activity by acquirers or third parties in relation to
Both traditional and law and economics scholarship
has advocated the limitation of monitoring and con-
trolling powers over further distribution of a copy-
righted work, its copies and the products into which
the work is incorporated, and has endorsed exhaus-
tion as a sound and socially desirable policy for copy-
right markets. First, without exhaustion of the distri-
bution right, ordinary dealings in the market would
frequently give rise to copyright infringement unless
the rightholder had authorized them in advance.6
Traditional foundations of exhaustion highlight that
markets for copyrighted works would be seriously
affected if their participants lacked the minimum
security that common events such as a consumer
sale implied a potential liability risk for copyright
infringement, or if the distribution rightholder had
the opportunity, at any time, to seek an injunction
and paralyze any business by a third party that con-
sisted in introducing copyrighted copies into cir-
culation.7 In this scenario, exhaustion of the dis-
tribution right stands as the legal solution to the
transaction costs and risks of hold-up that the need
for the rightholders’ consent would involve for such
normal mass behaviours in the market. Second, ex-
haustion of copyright involves several positive ex-
economics literature.8
4 However, application of the exhaustion doctrine is
not without social costs. To put it simply, exhaustion
prevents parties from including some covenants and
conditions in sales and other transfer agreements,
and freedom of contract is thus restricted. In this
vein, the doctrine has been heavily criticized from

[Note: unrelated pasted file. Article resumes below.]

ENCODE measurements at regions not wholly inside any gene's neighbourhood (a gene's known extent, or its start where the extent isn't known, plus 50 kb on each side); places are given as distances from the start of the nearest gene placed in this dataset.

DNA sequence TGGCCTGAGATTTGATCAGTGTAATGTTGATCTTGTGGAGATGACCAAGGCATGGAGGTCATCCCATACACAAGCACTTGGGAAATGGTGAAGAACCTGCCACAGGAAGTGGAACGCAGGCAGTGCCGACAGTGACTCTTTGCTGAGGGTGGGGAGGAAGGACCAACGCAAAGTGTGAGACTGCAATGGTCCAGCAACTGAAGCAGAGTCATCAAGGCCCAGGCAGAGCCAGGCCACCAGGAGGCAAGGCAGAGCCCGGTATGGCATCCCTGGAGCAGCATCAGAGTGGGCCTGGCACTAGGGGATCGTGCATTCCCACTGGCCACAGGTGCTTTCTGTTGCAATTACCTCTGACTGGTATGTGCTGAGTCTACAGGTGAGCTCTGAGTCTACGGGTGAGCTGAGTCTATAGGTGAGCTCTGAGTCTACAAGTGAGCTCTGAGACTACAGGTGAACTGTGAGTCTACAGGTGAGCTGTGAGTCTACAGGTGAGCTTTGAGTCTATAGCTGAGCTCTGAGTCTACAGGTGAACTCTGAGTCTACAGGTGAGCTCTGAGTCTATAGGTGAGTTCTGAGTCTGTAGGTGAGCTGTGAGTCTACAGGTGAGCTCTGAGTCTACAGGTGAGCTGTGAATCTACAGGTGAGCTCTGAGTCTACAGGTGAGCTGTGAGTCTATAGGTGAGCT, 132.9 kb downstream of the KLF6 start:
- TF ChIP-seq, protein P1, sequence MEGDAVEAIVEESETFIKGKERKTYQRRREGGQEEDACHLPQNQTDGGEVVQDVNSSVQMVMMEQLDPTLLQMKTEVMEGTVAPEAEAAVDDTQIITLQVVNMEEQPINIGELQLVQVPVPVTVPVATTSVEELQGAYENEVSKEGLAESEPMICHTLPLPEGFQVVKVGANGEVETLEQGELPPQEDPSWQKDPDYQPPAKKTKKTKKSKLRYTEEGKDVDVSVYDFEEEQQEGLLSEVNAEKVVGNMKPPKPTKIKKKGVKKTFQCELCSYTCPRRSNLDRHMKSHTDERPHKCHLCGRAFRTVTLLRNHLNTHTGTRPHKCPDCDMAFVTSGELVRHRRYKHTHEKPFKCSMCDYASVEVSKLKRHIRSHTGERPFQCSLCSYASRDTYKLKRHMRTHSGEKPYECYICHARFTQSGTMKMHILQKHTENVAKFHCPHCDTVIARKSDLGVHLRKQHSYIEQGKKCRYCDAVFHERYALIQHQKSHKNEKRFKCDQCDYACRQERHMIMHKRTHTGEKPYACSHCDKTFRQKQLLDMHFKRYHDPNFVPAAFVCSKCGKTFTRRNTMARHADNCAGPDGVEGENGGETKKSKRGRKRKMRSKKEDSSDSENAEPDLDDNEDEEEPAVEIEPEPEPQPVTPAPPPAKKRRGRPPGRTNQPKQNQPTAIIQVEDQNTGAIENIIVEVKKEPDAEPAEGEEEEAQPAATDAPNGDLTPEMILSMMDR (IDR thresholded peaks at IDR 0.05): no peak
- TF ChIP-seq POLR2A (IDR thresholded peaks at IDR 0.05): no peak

the standpoint of economic analysis of competition
   
and pro-competitive effects of vertical restraints
  -
cient price discrimination. Extensive literature on
strictions – or, in general terms, the ability to con-
trol post-commercial activities – reduce the need
  -
ing IP assets.
5 The goals of this article are threefold: 1) to present
a critical assessment of the traditional foundations
ordinarily associated to the doctrine with costs that
arise in particular distribution or marketing con-
texts; 2) to provide an analytical framework for ex-
amining issues related to the exhaustion of the right
a lower scope for exhaustion in some settings; and
3) to apply this analytical framework to ECJ Judg-
ment of 3 July 2012 in Oracle v. UsedSoft. In pursuing
these goals, the article is organized as follows: Sec-
tion B surveys the positive external effects that the
doctrine of exhaustion may have in markets for cop-
yrighted works; Section C further describes the ra-
 
to support the exhaustion of the distribution right;
Section D critically assesses these traditional ration-
ature and builds an analytical framework that may
help decision-makers in matters concerning copy-
right exhaustion; Section E applies this framework
to the ECJ Judgment in Oracle v. UsedSoft
Section F provides a summary of the article’s main
B. Spillovers of exhaustion
Copyright exhaustion entails substantial positive ex-
cation for the enactment or keeping in force of rules
that purport to reduce or eliminate rightholders’
control of aftermarkets.9
I. Creation of secondary markets
7 The doctrine of exhaustion of copyright allows the
creation of secondary markets for legal copies and
the development of alternative distribution models
outside rightholders’ control.10 Thrift stores, book-
stores, public libraries and websites like eBay de-
pend to some extent on the previous exhaustion of
the distribution right on the products or works that
they offer in the market. The immediate social con-
sequence of these alternative distribution systems,
outside rightholders’ control, is greater public access
to works. Moreover, the existence of these alterna-
tive systems increases competition in the primary
market and encourages rightholders to improve or
update their products.11 In this regard it is common
for sellers of a copyrighted work in the primary mar-
ket to put new versions of the same product into cir
culation – such as remastered CDs, DVDs with new
content or new versions of computer programs – in
order to compete with those in the secondary mar-
ket offering lower quality copies or copies with less